What have we done today for someone else?  
Lent is more than a time for self-reflection, it is also a time to consider who we treat others.
Did you fast today?  What did you do with the money you save?  

Tuesday, April 8, 2014


Joel was prophesying on some tough times, comparing God's judgment of His people to a plague of locusts. He talks about the coming of a "dark and terrible day of the LORD."

However, as with all the Old Testament prophets, he also talks about repentance.

Some of the lines from Joel will be familiar to us. "Whoever calls on the name of the LORD will be saved" (Joel 2:32) and of course "I will pour out my Spirit on all men...." (Joel 2:28) is quoted by Peter at Pentecost to explain the workings of the Holy Spirit. (See, he wasn't just making it up as he went along.)

Vale of Decision.
Call on his name and be saved.
His Spirit will flow.

Even though God judges, he always provides a way out.
The first step is making a decision, and callling out to Him.

Monday, April 7, 2014


Poor Hosea. He was a good man, in a wicked world, and he faithfully followed GOD's instructions to him. Unfortunately for him, those instructions included telling him to marry an unfaithful wife. He uses this as a picture of his marriage to an unfaithful Bride, Israel.

The book is full of warnings about the consequences of their faithfulness "For they have sown the wind, and they shall reap the whirlwind" - Hosea 8:7.

It also includes some wonderful pictures of redemption if they would return, including "I will heal their backsliding.... I will love them freely"

Harsh is my judgement.
Oh return to my healing.
Free will be my love.
 God is faithful, even when we are not.
And he is always ready to forgive!

Saturday, April 5, 2014


This is a really big, and heavy, book.  Together with Revelation, this is one of two books of apocalyptic literature in the Bible, focusing on the future, and the end times.

I once spent 12 weeks doing a course on the book of Daniel, and I think we only began to scrape the surface.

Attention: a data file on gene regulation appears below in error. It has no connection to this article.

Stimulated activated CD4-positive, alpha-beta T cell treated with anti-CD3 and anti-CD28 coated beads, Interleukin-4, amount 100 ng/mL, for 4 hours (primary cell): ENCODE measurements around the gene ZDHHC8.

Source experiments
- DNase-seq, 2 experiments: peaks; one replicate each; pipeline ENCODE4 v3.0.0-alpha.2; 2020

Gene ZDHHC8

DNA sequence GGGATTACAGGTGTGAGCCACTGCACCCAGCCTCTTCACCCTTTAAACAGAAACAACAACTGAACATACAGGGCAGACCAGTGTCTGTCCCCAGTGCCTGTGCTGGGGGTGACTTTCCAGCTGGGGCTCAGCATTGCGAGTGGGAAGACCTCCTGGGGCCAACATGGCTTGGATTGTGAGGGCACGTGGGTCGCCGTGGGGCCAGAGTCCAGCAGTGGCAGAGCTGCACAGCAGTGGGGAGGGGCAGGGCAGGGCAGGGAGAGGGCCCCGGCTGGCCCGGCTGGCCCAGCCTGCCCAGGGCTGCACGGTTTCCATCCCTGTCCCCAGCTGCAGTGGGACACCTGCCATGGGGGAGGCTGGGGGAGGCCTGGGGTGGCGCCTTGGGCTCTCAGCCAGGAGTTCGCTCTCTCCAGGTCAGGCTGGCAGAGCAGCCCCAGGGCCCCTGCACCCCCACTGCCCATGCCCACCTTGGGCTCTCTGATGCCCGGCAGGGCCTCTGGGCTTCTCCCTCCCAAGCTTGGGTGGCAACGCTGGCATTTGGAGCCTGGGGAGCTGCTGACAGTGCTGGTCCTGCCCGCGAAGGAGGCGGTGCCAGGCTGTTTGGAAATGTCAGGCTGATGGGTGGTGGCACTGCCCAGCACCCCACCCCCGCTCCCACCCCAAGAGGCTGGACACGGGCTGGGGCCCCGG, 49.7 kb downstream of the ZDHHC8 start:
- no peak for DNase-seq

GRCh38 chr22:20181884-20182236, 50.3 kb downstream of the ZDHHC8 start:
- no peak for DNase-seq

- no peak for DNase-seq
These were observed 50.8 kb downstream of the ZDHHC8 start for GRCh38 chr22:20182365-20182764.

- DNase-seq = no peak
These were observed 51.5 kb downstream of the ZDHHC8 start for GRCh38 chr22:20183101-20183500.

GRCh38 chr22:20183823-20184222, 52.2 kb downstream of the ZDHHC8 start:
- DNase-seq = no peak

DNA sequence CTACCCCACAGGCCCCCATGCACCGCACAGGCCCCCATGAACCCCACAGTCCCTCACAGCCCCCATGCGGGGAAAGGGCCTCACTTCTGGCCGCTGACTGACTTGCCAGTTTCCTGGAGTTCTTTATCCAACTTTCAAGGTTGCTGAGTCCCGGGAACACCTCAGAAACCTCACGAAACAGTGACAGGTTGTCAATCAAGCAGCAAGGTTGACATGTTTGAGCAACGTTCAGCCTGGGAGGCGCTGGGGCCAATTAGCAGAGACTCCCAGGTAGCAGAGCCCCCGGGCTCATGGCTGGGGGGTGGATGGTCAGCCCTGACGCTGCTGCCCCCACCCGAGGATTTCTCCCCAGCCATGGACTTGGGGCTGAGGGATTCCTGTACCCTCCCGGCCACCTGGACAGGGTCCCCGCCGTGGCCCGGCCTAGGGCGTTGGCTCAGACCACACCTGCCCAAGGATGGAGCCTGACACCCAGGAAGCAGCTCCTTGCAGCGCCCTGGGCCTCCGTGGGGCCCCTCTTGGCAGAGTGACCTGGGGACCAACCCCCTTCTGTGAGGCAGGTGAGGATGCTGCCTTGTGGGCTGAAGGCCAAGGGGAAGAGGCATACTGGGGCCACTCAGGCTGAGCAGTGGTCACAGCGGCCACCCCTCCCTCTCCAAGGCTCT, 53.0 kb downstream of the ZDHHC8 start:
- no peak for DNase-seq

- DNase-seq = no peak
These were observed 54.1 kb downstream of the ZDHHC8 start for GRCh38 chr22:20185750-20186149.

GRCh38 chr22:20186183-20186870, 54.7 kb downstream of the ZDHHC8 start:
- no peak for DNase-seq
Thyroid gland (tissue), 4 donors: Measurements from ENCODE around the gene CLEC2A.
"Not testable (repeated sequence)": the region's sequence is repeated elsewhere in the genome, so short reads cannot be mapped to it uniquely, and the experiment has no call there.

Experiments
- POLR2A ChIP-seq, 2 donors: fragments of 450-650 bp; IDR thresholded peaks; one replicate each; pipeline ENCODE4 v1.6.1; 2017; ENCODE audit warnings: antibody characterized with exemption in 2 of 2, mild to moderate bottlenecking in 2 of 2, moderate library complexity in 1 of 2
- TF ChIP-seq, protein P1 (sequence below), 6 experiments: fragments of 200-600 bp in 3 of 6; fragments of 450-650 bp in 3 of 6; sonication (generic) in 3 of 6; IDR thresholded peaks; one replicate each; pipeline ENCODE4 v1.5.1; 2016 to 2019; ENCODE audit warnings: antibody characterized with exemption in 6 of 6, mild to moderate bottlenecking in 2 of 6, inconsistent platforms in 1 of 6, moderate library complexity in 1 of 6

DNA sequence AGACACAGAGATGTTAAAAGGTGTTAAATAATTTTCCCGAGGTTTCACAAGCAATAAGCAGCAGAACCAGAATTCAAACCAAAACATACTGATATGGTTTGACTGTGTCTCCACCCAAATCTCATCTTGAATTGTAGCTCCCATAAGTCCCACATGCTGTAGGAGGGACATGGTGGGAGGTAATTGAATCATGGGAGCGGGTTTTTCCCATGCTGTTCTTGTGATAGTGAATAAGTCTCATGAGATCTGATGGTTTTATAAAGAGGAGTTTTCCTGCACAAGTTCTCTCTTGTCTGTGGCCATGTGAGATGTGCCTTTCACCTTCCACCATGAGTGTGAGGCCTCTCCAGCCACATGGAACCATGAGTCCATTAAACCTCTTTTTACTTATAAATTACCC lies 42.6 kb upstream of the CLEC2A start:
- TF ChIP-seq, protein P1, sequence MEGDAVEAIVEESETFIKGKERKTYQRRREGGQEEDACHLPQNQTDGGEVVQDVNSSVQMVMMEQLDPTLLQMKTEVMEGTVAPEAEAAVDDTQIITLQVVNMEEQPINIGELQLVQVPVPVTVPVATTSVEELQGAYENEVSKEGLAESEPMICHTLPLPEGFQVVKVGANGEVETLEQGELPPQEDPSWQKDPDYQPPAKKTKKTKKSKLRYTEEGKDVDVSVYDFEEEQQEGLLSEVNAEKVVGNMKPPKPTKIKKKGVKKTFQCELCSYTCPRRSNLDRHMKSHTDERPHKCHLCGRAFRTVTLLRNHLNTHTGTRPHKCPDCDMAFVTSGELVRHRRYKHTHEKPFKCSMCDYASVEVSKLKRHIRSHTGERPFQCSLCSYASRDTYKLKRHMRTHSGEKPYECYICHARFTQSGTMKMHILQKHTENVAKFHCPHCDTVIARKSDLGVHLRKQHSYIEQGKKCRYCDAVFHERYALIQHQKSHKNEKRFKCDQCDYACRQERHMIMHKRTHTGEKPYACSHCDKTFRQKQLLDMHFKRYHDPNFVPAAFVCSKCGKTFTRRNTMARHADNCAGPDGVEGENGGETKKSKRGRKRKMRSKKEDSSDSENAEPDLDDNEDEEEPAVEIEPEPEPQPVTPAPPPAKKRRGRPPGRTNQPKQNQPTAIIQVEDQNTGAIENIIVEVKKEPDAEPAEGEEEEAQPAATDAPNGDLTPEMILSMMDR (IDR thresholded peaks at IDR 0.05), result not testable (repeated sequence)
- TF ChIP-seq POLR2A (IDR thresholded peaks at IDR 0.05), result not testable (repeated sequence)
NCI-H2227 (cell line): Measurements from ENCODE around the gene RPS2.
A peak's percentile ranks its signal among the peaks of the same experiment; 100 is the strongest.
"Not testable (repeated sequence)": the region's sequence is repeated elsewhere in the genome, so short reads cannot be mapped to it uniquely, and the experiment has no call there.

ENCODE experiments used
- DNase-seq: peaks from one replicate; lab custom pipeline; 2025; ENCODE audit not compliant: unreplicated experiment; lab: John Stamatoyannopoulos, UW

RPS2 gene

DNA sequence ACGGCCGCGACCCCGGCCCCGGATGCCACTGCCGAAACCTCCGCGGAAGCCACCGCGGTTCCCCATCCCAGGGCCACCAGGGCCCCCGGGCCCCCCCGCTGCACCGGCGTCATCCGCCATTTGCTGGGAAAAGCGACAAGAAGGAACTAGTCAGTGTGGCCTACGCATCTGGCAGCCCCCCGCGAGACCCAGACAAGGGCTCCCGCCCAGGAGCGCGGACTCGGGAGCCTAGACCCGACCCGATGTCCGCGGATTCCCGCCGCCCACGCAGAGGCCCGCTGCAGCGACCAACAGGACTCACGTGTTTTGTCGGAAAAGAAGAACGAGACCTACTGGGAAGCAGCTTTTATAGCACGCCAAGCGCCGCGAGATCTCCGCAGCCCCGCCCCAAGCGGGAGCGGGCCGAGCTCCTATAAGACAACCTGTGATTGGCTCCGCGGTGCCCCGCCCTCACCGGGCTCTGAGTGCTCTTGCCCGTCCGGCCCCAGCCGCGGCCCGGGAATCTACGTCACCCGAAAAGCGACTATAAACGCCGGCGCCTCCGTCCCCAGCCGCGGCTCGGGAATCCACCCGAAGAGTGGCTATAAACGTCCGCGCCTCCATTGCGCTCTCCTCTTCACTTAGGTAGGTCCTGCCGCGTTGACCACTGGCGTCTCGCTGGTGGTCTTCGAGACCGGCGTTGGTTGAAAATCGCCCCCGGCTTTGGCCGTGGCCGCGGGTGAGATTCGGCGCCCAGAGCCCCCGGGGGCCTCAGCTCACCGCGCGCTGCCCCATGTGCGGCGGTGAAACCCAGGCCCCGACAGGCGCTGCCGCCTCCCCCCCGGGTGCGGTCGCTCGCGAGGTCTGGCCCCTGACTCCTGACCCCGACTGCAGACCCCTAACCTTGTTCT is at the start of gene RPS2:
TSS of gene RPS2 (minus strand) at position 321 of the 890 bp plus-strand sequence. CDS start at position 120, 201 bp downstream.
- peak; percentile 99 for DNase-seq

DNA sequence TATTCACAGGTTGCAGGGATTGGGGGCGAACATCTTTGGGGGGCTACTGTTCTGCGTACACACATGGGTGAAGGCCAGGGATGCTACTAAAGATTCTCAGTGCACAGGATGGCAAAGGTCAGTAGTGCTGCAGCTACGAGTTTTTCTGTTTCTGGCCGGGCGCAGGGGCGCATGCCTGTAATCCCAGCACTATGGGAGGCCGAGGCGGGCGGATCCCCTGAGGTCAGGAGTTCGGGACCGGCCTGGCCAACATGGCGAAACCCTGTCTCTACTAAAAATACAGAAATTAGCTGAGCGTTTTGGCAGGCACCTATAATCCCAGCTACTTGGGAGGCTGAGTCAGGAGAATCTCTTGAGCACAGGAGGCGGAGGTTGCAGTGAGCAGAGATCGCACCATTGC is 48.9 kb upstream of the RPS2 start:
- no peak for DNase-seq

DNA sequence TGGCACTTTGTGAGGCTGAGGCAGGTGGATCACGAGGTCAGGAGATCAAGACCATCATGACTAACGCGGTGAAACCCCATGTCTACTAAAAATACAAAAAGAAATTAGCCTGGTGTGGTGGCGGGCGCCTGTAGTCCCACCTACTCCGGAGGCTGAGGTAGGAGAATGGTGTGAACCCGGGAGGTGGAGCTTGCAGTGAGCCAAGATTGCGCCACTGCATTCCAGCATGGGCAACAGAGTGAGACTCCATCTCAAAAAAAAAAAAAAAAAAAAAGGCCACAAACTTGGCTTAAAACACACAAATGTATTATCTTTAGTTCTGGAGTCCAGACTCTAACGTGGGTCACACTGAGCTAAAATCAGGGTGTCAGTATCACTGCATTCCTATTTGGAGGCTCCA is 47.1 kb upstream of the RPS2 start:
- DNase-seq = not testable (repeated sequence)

But in addition to Daniel's visions of giant statues and fearsome beasts, the book also gives us some awesome real-life stories of faithfulness.  Two of the best know stories revolve around Daniel being thrown into the Lion's den, and his three friends being thrown into a giant furnace.

The common theme was that even though God saved them, they did not know he was going to... and they were prepared to lose their live rather than deny their faith in God, or do something that went against their beliefs.  Daniel refused to stop praying to God, and the three friends refused to bow down and worship an idol; even though in both cases this was a death sentence.

Steadfast and constant.
Through fire and beast they stand -
And God stands with them.

Daniel prayed three times a day, even though it would cost him his life.
The three friends chose to follow God's laws when they conflicted with the law of the land.
Being faithful in prayer, and following God's law, will (probably) cost us a lot less, but do we do it as faithfully as these Old Testament heroes?

Friday, April 4, 2014


Ezekiel was a priest and prophet to the Jewish nation in exile in Babylon. He reminded the people that it was their sin that had brought them to this place, but that GOD was still wanting to restore and rebuild the nation.

In Ezekiel 18:32, we are told that " For I take no pleasure in the death of anyone, declares the Sovereign Lord. Repent and live!"

He also emphasizes personal responsibility for sin, and righteousness. 
'For everyone belongs to me, the parent as well as the child—both alike belong to me. The one who sins is the one who will die. "Suppose there is a righteous man, who does what is just and right.
 He follows my decrees and faithfully keeps my laws... That man is righteous; he will surely live",
declares the Sovereign Lord.'
(Ezekiel 18:4-5,9)

Woe unto Israel.
You do not do what is right.
Turn yourself; and live.

God does not want us to sin.  God does not want to lose us.
He gives us every opportunity to turn back to Him, and He calls us to do it all the time.
Do we listen?

Thursday, April 3, 2014